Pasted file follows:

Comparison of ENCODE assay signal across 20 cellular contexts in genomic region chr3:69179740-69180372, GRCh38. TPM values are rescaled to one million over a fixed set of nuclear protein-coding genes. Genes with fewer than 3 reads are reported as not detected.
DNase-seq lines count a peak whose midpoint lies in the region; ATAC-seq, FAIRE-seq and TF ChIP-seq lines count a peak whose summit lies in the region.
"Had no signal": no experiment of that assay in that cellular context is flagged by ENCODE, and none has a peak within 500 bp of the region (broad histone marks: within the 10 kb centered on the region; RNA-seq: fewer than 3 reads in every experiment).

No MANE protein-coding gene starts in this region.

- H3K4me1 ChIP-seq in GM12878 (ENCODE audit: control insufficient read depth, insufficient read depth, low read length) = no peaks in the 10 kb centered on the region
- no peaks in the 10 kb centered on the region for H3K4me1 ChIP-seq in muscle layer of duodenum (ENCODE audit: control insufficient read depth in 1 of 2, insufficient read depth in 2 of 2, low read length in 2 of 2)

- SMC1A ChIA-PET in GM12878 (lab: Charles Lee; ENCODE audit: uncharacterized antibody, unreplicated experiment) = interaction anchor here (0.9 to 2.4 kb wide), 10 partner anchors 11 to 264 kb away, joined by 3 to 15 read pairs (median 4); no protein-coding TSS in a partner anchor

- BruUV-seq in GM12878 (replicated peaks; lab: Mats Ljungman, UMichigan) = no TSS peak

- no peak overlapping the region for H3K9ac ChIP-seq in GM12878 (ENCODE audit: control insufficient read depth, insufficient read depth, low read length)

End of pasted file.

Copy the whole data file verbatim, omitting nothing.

Comparison of ENCODE assay signal across 20 cellular contexts in genomic region chr3:69179740-69180372, GRCh38. TPM values are rescaled to one million over a fixed set of nuclear protein-coding genes. Genes with fewer than 3 reads are reported as not detected.
DNase-seq lines count a peak whose midpoint lies in the region; ATAC-seq, FAIRE-seq and TF ChIP-seq lines count a peak whose summit lies in the region.
"Had no signal": no experiment of that assay in that cellular context is flagged by ENCODE, and none has a peak within 500 bp of the region (broad histone marks: within the 10 kb centered on the region; RNA-seq: fewer than 3 reads in every experiment).

No MANE protein-coding gene starts in this region.

- H3K4me1 ChIP-seq in GM12878 (ENCODE audit: control insufficient read depth, insufficient read depth, low read length) = no peaks in the 10 kb centered on the region
- no peaks in the 10 kb centered on the region for H3K4me1 ChIP-seq in muscle layer of duodenum (ENCODE audit: control insufficient read depth in 1 of 2, insufficient read depth in 2 of 2, low read length in 2 of 2)

- SMC1A ChIA-PET in GM12878 (lab: Charles Lee; ENCODE audit: uncharacterized antibody, unreplicated experiment) = interaction anchor here (0.9 to 2.4 kb wide), 10 partner anchors 11 to 264 kb away, joined by 3 to 15 read pairs (median 4); no protein-coding TSS in a partner anchor

- BruUV-seq in GM12878 (replicated peaks; lab: Mats Ljungman, UMichigan) = no TSS peak

- no peak overlapping the region for H3K9ac ChIP-seq in GM12878 (ENCODE audit: control insufficient read depth, insufficient read depth, low read length)